RSS Reader using AVR mega8

I spent part of an afternoon developing a hardware RSS reader (most of my time was spent on the python side of things).

It’s pretty simple and uses an AVR microcontroller connected to a computer via a serial cable.



I am using the Dragon Rider 500 as a development board. This provides all of the hardware you need (assuming you have all of the add-on kits). That being said you certainly can do this with your own hardware setup:

  • ATmega8 microcontroller (or any that has a USART and enough pins for all connections)
  • A way to program the microcontroller (I use the AVR Dragon)
  • MAX232 chip for the serial communications
  • DB9 connector
  • HD44780 LCD screen
  • Crystal (I used an 8MHz crystal)
  • Assorted capacitors and resistors


On the Dragon Rider we will need to use some creativity to Route the connections. Normally Port D could be connected directly to the LCD header. This is not the case here because the USART needed for the serial connection uses PD0 and PD1. Furthermore, Port B cannot be used because PB6 and PB7 are in use for the external crystal.


In this pictured you can see my solution to this problem. I pluged in a ribbon cable into the headers for the LCD, Port B, and Port D. I then use jumper wires to make the proper routes. Don’t forget to hook up voltage and ground to the LCD header.


The software for this project comes in two parts, the firmware for the microcontroller and the python script for scraping the RSS feeds and sending them over the serial connection.

AVR Firmware

I’m using Peter Fleury’s LCD library again ( It’s powerful, concise, versatile, and easy to alter for your hardware setup. If you look at the header file attached (lcd.h) you will see that I’m running in 4-bit mode with Port D as the data bits, and Port B as the control bits.

The concept of this firmware is pretty simple:

  • Once powered up the microcontroller displays “RSS Reader” and then waits for serial data.
  • Each byte of serial data received causes a buffer of 16 chars to shift left and add the byte to the buffer, then display the buffer.
  • Three special commands are accepted by the microcontroller: 0x00, 0x01, and 0x02. These are clear screen, move to line 0, and move to line 1 respectively.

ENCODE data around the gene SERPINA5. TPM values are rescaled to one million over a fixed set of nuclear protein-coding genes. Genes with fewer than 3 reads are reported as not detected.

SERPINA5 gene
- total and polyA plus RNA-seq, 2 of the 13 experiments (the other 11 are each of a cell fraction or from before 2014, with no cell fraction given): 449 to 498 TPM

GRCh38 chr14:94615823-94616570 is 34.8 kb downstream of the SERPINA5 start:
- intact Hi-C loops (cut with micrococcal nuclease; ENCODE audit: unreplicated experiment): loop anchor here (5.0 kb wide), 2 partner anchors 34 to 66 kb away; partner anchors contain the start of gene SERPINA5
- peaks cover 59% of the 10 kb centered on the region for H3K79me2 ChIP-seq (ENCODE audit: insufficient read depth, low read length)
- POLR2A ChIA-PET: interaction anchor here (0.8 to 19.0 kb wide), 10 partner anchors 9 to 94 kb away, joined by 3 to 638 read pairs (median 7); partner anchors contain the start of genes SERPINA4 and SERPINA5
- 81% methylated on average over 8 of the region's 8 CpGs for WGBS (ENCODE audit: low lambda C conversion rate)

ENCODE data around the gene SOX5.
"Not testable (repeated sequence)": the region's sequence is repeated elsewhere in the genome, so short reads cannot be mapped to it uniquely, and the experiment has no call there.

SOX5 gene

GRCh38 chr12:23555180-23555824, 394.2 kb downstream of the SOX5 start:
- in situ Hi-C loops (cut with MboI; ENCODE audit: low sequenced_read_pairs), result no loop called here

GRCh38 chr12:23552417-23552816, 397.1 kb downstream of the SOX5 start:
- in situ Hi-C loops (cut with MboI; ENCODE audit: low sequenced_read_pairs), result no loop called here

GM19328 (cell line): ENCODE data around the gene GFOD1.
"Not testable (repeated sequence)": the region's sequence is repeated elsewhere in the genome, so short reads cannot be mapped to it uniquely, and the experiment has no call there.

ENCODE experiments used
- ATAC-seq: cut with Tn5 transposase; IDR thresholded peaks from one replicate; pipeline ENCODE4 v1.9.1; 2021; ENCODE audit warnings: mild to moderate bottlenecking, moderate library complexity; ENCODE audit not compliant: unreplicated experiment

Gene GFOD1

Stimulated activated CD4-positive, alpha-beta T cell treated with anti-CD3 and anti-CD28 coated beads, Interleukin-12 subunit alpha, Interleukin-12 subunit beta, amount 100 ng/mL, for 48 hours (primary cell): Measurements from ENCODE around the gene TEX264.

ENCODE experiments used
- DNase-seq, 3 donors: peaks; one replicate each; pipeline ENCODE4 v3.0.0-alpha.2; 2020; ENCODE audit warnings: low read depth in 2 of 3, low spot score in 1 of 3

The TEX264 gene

Python Scrypt

I wrote a pyton script to scrape the RSS data and send it over the serial connection. This requires the python module “pyserial” which you will have to install on your system to get this to work.

The RSS feed can be configured at the top of the pyton file. Notice that you need to enter a name for the feed as well as the feed url. There are three examples there, I’m certain you can follow those for the proper syntax.

Making it all work

  1. Assemble the hardware
  2. Program the microcontroller (m8-Serial_Comm.hex can be used if you don’t want to compile this yourself). Fuse settings for ATmega8 using an 8 MHz crystal: lfuse= 0xEF hfuse=0xD9
  3. Power up the Dragon Rider and make sure the serial cable is plugged in (LCD should read: “RSS Reader”)
  4. Execute the python program (python
  5. Enjoy


Downloading the Source Files
I can’t host .zip files on Because of this you will need to visit to download the package for this project (sorry for the inconvenience).

I have since discovered that my python scraper was done the hard way. Here is a new version of the python script using the “feedparser” module.

#Rev3 2/27/09

#RSS feed Urls: Enter only the url, titles will be pulled down from feed.
rss_urls = (
charDelay = 0.2 #Seconds to delay before pringing next character.

max_feed_items = 0 #Maximum number of articles to scroll from each feed (0=unlimited).

import feedparser
import serial
import time
import unicodedata

#setup RS232 communitcations protocol
ser = serial.Serial(0, 9600, stopbits=2)

def unicode2ascii(myString):
    #Convert unicode to ascii, replacing characters that don't exist in ascii with '?'
    return unicodedata.normalize('NFKD', myString).encode('ascii','replace')

def serial_scroll(myString):
    for char in range(len(myString)):
        #Write the next character in the string
        #Pause for scrolling effect

def write_feed_title(myTitle):
        ser.write(chr(0x00)) #clear lcd
        ser.write(chr(0x01)) #tell lcd to write to line 0
        #Write title so that it is left-aligned (on 16 character display)
        s = myTitle + (' ' * (16-len(myTitle)))

def display_article_titles(feed):
    #tell lcd to write to line 1
    for item in range(len(feed.entries)):
        s = unicode2ascii(feed.entries[item].title)
        #Check for how many story titles to display
        if item >= (max_feed_items-1) and max_feed_items != 0:
            #Scroll spaces to clear screen
            serial_scroll(' ' * 16)
        serial_scroll(' --- ')

while 1:
    for feed in range(len(rss_urls)):
        curFeed = feedparser.parse(rss_urls[feed])